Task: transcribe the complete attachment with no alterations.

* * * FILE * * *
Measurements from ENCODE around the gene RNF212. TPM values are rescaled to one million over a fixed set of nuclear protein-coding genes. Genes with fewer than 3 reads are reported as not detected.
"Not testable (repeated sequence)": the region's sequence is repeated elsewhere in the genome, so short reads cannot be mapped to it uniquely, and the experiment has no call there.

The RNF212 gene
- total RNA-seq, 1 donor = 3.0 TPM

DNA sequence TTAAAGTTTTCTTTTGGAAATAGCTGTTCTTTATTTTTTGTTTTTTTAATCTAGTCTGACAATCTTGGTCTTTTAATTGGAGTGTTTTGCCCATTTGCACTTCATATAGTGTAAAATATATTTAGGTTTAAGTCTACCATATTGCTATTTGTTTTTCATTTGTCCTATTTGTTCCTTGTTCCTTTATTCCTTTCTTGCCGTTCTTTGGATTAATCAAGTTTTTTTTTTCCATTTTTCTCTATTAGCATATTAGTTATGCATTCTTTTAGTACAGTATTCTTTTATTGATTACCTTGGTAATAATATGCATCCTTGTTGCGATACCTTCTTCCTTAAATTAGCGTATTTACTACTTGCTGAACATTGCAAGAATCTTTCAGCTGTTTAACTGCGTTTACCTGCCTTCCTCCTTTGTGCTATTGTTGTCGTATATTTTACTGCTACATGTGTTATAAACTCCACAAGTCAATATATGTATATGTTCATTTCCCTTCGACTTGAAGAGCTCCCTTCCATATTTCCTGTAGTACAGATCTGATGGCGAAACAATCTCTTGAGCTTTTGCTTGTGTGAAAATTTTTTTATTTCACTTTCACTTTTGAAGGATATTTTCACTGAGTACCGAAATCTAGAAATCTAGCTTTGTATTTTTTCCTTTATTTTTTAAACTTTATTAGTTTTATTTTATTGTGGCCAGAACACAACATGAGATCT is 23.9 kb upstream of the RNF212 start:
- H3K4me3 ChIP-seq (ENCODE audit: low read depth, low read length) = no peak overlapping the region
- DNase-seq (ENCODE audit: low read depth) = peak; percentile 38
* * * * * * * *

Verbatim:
Measurements from ENCODE around the gene RNF212. TPM values are rescaled to one million over a fixed set of nuclear protein-coding genes. Genes with fewer than 3 reads are reported as not detected.
"Not testable (repeated sequence)": the region's sequence is repeated elsewhere in the genome, so short reads cannot be mapped to it uniquely, and the experiment has no call there.

The RNF212 gene
- total RNA-seq, 1 donor = 3.0 TPM

DNA sequence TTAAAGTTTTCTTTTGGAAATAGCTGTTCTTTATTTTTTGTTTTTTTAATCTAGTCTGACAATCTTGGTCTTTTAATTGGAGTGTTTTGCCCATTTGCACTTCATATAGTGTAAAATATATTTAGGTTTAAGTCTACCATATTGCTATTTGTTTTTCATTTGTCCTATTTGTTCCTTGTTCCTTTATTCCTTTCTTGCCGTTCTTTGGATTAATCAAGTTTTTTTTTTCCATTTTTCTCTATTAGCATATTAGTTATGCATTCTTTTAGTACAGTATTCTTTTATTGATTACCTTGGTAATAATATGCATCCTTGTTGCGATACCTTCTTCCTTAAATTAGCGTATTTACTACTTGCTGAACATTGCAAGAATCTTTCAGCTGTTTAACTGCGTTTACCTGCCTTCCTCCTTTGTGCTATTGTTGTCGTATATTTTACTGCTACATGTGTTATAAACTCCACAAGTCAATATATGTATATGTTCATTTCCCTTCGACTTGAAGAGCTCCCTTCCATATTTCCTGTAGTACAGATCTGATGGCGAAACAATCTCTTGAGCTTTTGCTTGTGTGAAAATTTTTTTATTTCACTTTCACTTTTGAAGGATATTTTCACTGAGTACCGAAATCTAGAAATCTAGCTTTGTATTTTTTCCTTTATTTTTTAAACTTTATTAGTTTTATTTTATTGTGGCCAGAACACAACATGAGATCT is 23.9 kb upstream of the RNF212 start:
- H3K4me3 ChIP-seq (ENCODE audit: low read depth, low read length) = no peak overlapping the region
- DNase-seq (ENCODE audit: low read depth) = peak; percentile 38